I spent a couple of hours on Sunday putting together some IKEA furniture – a table, some chairs, a couple of cabinets with toy bins. My five year old son unexpectedly took an interest, my wife and two year old got in on the action, and a tedious process turned into a full family adventure. There’s a certain satisfaction you get from constructing something physical, something solid, and even though we were just assembling pre-fab furniture, it felt like we’d accomplished something. As we finished each piece and I felt that little dopamine rush, I wondered – is this part of the plan? Does IKEA have lower return rates because customers feel personally invested in the final product?
Food science is incredible. You can make tasty foam, print edible sushi with a dot matrix printer, and just generally make anything taste like anything else. Which is why it’s a little astonishing that Betty Crocker requires you to add real eggs to their cake mixes. Eighty years since the first cake mixes appeared, and they still haven’t figured out how to integrate powdered eggs into the mix! Except, um, no. Actually, adding powdered eggs to the mix was easy – the innovation was to require the consumer to add fresh eggs (and later, to ice the cake elaborately), in order to make them feel like they were part of the creative process.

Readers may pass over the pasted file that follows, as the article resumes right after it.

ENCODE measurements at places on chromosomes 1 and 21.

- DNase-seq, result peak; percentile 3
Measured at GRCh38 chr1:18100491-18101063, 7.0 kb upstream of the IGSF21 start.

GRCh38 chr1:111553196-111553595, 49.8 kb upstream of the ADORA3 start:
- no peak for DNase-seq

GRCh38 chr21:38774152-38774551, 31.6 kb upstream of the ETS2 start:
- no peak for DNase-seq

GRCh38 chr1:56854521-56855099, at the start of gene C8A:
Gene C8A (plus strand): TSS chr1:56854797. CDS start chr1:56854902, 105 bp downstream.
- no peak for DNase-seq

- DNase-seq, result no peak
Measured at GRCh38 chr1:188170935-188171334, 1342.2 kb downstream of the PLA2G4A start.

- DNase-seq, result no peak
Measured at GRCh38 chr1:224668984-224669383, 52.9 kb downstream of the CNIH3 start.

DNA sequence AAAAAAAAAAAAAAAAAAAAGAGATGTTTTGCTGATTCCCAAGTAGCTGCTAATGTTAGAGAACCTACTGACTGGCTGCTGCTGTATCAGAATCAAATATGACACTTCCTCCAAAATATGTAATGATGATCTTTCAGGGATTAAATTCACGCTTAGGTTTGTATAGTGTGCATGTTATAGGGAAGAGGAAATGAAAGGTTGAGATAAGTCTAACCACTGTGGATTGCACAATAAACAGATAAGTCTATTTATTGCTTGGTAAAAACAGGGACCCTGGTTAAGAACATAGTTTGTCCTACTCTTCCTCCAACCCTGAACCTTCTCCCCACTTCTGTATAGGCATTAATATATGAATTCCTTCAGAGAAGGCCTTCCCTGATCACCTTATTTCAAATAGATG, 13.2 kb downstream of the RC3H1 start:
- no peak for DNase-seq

The blog platform Ghost recently published a post describing how they increased conversion by an order of magnitude. It’s a great post, and I strongly recommend it, but the tl;dr is that by encouraging people to personalize their blog with a custom theme, they were able to dramatically increase their conversion of trial users to paying users.
We’re attracted to faux DIY because it lets us pretend that we’re doing something real. We aren’t really building furniture, baking a cake, styling our blog – we’re at a dude ranch, on a Disney ride, having a prepackaged experience in which the hard work’s been done by someone else.
Nor is this a bad thing. We don’t need to be experts at everything, and Disneyland is fun. More importantly, it’s also the pathway to deeper knowledge. Starting a newbie off with an easy, reinforcing experience is the best way to encourage her to take the next step. When you learn a new language, you start by memorizing simple phrases long before you understand the grammar behind them. When you first start piano lessons, they teach you chopsticks, not Bartok. When you learn a new programming language, you start by following the tutorial to the letter, only branching out when you start to understand what’s going on. We all start by playing with toys left behind by the older kids, until we know how, and are ready to make some toys of our own.